S9 SIIA Interactive Machine Learning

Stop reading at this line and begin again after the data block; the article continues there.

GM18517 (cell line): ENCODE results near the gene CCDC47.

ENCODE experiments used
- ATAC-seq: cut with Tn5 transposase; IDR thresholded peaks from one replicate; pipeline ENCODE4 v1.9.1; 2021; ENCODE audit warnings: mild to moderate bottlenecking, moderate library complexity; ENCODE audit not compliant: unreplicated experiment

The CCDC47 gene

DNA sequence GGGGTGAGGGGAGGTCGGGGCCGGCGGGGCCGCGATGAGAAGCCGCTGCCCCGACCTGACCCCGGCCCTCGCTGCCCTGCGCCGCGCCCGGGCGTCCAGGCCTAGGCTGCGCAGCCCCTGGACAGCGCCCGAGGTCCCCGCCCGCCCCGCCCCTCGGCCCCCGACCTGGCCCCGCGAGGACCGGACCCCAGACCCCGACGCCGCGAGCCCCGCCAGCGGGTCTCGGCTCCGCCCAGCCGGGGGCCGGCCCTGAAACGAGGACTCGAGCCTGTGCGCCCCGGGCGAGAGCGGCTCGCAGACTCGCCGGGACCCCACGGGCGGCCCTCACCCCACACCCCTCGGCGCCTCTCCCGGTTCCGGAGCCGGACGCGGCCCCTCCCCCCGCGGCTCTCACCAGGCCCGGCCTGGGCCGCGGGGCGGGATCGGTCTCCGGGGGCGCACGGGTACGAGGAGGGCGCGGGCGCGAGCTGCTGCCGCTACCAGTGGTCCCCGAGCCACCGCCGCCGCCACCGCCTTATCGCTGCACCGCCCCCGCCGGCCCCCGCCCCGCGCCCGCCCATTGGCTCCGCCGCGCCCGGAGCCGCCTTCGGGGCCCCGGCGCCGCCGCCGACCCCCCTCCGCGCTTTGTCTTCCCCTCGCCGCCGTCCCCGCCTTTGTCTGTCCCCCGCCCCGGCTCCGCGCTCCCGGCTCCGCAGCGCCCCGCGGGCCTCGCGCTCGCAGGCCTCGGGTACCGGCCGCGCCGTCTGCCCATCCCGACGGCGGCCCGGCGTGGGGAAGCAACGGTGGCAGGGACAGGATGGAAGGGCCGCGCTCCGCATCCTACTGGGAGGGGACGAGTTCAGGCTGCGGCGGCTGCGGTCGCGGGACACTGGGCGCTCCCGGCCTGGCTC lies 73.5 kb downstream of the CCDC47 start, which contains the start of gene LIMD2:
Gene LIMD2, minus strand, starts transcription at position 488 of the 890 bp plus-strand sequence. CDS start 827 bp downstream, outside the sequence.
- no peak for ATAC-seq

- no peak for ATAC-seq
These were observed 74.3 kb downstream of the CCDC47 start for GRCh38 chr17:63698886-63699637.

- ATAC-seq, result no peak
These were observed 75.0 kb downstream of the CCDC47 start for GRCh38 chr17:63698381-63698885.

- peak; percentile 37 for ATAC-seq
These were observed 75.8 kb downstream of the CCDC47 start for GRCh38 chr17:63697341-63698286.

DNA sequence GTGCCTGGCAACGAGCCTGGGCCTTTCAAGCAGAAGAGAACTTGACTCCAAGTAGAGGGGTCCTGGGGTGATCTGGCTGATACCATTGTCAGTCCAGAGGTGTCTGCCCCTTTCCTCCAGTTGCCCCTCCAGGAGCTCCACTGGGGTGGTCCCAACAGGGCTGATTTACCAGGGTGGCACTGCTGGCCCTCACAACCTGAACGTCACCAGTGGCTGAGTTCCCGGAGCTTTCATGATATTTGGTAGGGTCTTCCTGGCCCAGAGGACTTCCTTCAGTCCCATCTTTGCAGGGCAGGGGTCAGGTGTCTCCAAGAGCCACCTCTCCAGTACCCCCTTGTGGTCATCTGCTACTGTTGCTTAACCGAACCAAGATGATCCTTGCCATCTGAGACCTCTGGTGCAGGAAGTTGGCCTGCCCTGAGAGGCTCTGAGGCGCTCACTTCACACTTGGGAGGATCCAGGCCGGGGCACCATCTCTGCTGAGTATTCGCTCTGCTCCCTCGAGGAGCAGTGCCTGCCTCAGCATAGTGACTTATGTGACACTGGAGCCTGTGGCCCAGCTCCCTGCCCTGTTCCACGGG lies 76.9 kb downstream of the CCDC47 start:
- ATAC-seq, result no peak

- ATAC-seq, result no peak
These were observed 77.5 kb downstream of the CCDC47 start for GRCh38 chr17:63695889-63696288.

It merges machine learning and human-computer interaction. While traditional machine learning systems process the data that have been given to them in advance, this course considers that the learning process could benefit from interactions with the environment as well as with a human, and that inputs and outputs from and for humans carry meaningful information. Indeed humans may provide input to a learning algorithm, including inputs in the form of labels, demonstrations, advice, rewards or rankings. The interaction is all the more useful as the human can guide along the learning process while adapting his guidance to the outputs of the algorithm. This interaction can be in the form of feedforward or feedback information. The timing of these interactions can be preset, left to the teacher’s initiative or even to the learner’s initiative. In the latter case, the algorithm called “active learner" can decide when,about what, how and with whom to interact to optimise its learning process. Thus a bidirectional dialogue can emerge. Another point addressed by this course is the self-representation of the machine through its interaction with its environment. According to cognitive science, our skills and our representations of ‘a’ world come from our sensorimotor capabilities. These latter are the basis to a more abstract representation and some researches aims to propose models and algorithms that reproduce the underlying mechanisms. Indeed, these mechanisms could provide a mean to resolve the problem of the knowledge representations of unknown environment. The models allows for an anticipation of the perception from the action of the agent and for a construction of its own world. These researches are generally inspired by cognitive science.